As the pace of technology speeds up with every year that passes, it’s vital that employees, especially those working in the Tech Industry keep up with that change. At the moment in the UK we’re experiencing what’s been called ‘The Great Resignation’, with almost 40% of employees saying that they are looking to leave their job, and over 45% of HR managers admitting to being concerned that members of their team will resign in the next 6-12 months.
What’s behind this? Certainly, in this post-Covid-19 era many of us have re-evaluated our priorities when it comes to work – an unwillingness to endure a long commute on over-crowded public transport, a desire for a better work/life balance, or a commitment to putting better mental health at the forefront have all contributed to the trend.
However, there’s another, pressing reason for tech professionals’ dissatisfaction and that’s the impact of the skills gap within the industry. According to a recent report, tech employees’ number one concern in their work is stress due to long hours and increasing workloads, both of which are exacerbated by skills shortages within their teams. This leads directly to a decrease in productivity which of course impacts on the organisation’s bottom line. When we consider that 40% of technology decision makers said that they were aware of skills gaps within their organisation this phenomenon bears closer examination.
Skills gaps not only lead to increased employee stress, they also impact on a team member’s ability to meet quality objectives, cause delays in the development of new products or services, lead to hardware and software deployments falling behind, result in decreasing customer satisfaction and increasing operating costs, risk losing business to an organisation’s competitors as well as contributing to companies failing to reach their growth objectives.
There are few industries these days that don’t rely on technology in one way or another, whether that’s a business’ primary focus, or IT support to make an organisation function effectively. It’s estimated that in 2020 approximately 860,000 people in the UK alone were employed in the technology, software and computer sectors, and worldwide that number reaches many millions, with that number expected to rise by 12% by 2028. The industry also generates over €1.5trillion, or approximately 20%, of global GDP so its importance cannot be overestimated.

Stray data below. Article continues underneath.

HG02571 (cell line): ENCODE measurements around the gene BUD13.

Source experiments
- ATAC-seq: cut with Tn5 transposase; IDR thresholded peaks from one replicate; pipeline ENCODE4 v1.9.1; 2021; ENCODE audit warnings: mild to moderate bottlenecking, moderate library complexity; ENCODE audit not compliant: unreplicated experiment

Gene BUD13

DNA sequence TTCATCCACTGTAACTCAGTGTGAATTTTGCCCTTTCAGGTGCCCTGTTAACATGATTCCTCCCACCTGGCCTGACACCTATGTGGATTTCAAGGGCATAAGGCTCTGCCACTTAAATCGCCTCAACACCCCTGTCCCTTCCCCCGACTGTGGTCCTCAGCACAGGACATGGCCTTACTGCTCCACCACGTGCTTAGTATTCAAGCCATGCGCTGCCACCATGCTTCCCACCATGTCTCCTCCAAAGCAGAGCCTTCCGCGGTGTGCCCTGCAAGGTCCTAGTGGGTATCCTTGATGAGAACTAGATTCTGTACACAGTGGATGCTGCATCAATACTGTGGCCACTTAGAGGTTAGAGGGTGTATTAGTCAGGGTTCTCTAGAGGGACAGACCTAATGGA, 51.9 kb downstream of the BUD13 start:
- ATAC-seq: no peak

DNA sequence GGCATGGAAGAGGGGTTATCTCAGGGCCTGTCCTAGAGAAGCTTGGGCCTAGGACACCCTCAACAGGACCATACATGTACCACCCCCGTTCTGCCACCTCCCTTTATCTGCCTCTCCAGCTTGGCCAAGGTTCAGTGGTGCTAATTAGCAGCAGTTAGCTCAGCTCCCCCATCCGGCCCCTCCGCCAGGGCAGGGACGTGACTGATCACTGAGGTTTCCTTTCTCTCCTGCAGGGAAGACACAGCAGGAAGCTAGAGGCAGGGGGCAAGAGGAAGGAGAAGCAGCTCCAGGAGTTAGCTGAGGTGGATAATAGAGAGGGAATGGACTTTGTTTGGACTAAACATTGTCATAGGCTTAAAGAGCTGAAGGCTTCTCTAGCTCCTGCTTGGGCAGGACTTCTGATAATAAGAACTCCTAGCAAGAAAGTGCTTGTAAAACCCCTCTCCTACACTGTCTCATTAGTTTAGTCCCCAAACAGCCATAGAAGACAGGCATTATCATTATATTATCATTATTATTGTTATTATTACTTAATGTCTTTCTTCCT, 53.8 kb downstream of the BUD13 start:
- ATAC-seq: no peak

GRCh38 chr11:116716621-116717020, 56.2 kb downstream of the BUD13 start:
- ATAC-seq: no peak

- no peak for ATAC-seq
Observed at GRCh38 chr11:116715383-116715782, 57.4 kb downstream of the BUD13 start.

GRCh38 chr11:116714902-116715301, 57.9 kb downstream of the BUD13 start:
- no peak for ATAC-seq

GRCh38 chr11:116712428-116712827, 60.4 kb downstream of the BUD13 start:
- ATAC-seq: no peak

The pressure for employers to retain highly qualified and essential tech staff, therefore, is fierce, with new jobs seemingly arising every single day offering the opportunity for talented tech professionals to migrate elsewhere.
It’s well documented that employees who feel invested in and valued will perform better and display more loyalty to an organisation than those who do not and if staff don’t feel valued they will leave for an organisation that takes their career progression and personal development more seriously.
One, highly-significant course of action that tech employers can take is to train their staff. Those staff who undertake training benefit their employers in more than economic terms, although those who do put a value on it estimate that the added value of on-the-job training can add up to £30,000 or more in economic benefits a year to the company per individual.
Training brings not only transferable skills to organisations but also enables them to close skills gaps – in the case of tech companies training more junior and less experienced colleagues who demonstrate an aptitude for and an interest in, for example, basic coding will not only benefit the company, but also free up more experienced staff to focus on high-impact and in-demand skills such as emerging technologies, cloud computing or configuration management.
For all these reasons and especially in today’s climate, when the government has pledged to create a high-skill, high-wage economy, employers that do not train their employees will find that they are left behind in favour of those that do.
If you’re looking to make the right hire for your business, whilst minimising risk and maximising effectiveness, get in touch with JIE Search.